Killed it.

I killed it. It’s gone. I’m cancer free.

I’ve been crying a lot. All the dread and stress and panic I didn’t allow myself to truly feel are coming out fast and furious via my tear ducts. It feels like I was holding my breath for 6 months. Like I was locked away in a cell where I didn’t know if I’d see the sun again. And now I’ve been released with my whole life ahead of me. It’s such a beautifully pure feeling that I wish I could bottle up so I never forget how fragile every single day is. I worry I’ll need that sooner than I’d like. I worry about adjusting to life after cancer.



Zach and I were at the doctor’s office for almost two hours on June 12th – almost six months to the date since I found out I had lymphoma. My oncologist ran through my PET scan results, told me I’ll have another one in December, and that we’ll have a standing date every 3 months for a checkup. He was also extremely candid about the possibility of relapsing, which is not what you want to hear in what is supposed to be the happiest appointment you could ever have at an oncologist’s office. He told me the first two years after treatment will be the most worrisome and the likelihood of it happening after that plummets dramatically. But he doesn’t like talking statistics because “if it happens to you then it’s 100%.” Yup. Sure is, bud.

It wasn’t until I got into my car and started making my calls and telling everyone that it really hit me. All the bullshit was really over. And I just couldn’t contain my tears. It felt so liberating and weight defying. I hadn’t allowed myself to really think about what this day would mean and how I’d feel once it arrived. I was on such a high – Zach even turned to me later that night and said, “This is really like the first day of the rest of your life.” Don’t roll your eyes…it’s truly how I feel. Stay with me here – cliches actually hit me in the gut now. Yes, I’m that girl. Clichlay-it-on-me. Anyway, in that profound moment I just fell in love with him again (this happens often these days). He gets it. He gets me. He sees me. Man, he’s a freaking treasure chest that has no bottom.

So yeah, things are clearer now on a medical aspect and I refuse to believe I can or will relapse. That shit is for Future Sofia to worry about. The biggest lesson cancer taught me was that if I’m not present, I’m not truly living. As a producer, I plan things. You always have a plan A, B, C, and D. And it’s hard for that not to bleed into your personal life. I planned everything. I was always looking forward to something. But I wasn’t ever in the moment. Because once that thing I planned was happening, I was worried about the next thing. And on it went. There was no room for spontaneity or for life to really show you what it can be. So now my brain is under construction until my natural state is my current state. No five-year plans. No ten-year plans. Just right now plans.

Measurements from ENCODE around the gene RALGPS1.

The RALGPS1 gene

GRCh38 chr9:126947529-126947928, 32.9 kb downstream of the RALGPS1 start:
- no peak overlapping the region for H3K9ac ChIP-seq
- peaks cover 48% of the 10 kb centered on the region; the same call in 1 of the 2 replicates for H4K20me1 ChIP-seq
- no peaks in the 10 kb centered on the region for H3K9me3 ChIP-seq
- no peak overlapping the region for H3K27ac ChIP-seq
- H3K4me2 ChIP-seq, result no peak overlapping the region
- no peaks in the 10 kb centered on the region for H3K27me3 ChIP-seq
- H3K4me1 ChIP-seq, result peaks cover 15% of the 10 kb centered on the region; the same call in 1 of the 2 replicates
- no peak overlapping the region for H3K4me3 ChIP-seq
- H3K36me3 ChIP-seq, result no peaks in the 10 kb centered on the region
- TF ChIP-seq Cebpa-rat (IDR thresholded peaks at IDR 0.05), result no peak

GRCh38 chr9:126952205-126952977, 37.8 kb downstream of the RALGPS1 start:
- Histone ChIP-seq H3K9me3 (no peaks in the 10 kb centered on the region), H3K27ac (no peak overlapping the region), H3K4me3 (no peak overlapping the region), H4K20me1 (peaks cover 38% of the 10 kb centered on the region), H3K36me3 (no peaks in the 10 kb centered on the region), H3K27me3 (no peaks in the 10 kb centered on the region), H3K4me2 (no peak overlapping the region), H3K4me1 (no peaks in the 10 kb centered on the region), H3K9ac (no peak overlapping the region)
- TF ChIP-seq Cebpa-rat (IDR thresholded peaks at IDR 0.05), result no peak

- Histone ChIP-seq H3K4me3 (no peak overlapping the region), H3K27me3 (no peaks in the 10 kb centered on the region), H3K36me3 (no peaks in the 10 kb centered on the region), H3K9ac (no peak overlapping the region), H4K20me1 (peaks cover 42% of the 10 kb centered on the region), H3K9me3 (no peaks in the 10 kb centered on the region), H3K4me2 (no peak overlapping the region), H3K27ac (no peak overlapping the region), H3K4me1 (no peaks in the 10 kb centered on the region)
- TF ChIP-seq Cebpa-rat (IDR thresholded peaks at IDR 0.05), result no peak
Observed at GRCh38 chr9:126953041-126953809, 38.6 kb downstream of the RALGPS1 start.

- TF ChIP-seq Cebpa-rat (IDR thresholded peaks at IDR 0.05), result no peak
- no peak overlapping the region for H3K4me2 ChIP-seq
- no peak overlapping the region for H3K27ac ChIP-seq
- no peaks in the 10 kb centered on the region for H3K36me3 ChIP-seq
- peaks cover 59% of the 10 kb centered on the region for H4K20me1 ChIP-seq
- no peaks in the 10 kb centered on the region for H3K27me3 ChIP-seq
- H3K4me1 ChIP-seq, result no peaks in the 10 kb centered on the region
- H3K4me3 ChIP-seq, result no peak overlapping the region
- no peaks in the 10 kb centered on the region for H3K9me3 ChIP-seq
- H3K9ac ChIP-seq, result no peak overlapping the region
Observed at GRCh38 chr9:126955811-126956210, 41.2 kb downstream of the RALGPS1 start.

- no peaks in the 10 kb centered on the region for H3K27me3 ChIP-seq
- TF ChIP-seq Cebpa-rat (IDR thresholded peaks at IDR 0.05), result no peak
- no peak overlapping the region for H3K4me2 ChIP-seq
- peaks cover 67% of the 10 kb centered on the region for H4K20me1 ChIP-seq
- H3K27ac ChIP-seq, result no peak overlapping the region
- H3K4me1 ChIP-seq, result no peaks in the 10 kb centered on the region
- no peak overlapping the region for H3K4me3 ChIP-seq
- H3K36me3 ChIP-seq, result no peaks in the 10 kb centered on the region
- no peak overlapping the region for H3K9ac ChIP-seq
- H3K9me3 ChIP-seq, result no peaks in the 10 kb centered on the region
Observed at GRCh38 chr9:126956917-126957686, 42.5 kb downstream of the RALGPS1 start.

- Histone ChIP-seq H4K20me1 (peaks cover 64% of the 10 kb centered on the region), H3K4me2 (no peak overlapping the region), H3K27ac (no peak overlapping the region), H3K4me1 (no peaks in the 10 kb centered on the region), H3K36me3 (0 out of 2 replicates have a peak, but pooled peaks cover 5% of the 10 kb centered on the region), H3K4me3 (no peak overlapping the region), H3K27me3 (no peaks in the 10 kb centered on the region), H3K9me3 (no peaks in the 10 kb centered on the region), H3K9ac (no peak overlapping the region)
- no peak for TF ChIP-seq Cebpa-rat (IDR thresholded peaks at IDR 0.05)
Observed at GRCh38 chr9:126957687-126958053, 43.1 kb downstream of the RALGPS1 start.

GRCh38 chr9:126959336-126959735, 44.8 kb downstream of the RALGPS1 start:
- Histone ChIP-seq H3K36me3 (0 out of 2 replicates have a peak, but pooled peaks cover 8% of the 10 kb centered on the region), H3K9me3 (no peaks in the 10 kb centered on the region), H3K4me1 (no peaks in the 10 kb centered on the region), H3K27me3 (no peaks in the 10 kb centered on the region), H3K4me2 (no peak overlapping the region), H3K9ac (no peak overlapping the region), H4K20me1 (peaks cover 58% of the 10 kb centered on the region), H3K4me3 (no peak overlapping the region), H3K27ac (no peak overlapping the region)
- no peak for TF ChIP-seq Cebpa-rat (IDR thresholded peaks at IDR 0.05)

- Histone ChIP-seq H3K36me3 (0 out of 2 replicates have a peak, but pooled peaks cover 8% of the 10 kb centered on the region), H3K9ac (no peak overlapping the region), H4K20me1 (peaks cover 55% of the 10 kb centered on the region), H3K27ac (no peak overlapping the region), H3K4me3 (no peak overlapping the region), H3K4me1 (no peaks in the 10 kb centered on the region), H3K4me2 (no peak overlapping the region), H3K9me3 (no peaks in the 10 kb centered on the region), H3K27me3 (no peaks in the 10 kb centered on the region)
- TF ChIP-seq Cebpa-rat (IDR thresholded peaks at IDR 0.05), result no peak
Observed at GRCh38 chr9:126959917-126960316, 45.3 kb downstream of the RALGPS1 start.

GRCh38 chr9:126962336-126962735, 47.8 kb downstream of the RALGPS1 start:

Back to this cancer-free business. You may be wondering why I haven’t been shouting this from the rooftops. Well, the first few days were really emotional for me and I told people I was close with, people who had been on this shitty bus ride with me directly. I was in my feelings and wanted to process it all. Go to therapy, get back to exercising, be present in my experience.

Then I went to my dermatologist for a checkup. And almost immediately I was gasping for air…again.

She found a mole she didn’t like. It was too dark, oddly shaped, looked new. “We should biopsy it,” she said in a matter-of-fact tone. Really? Are we doing this again? Is this what happens now? Every doctor is going to think everything is cancer because unlike lighting, it can and does strike twice? So she sliced the weird shaped, dark mole off my upper thigh. And I waited. This morning I finally got word that the mole was normal.







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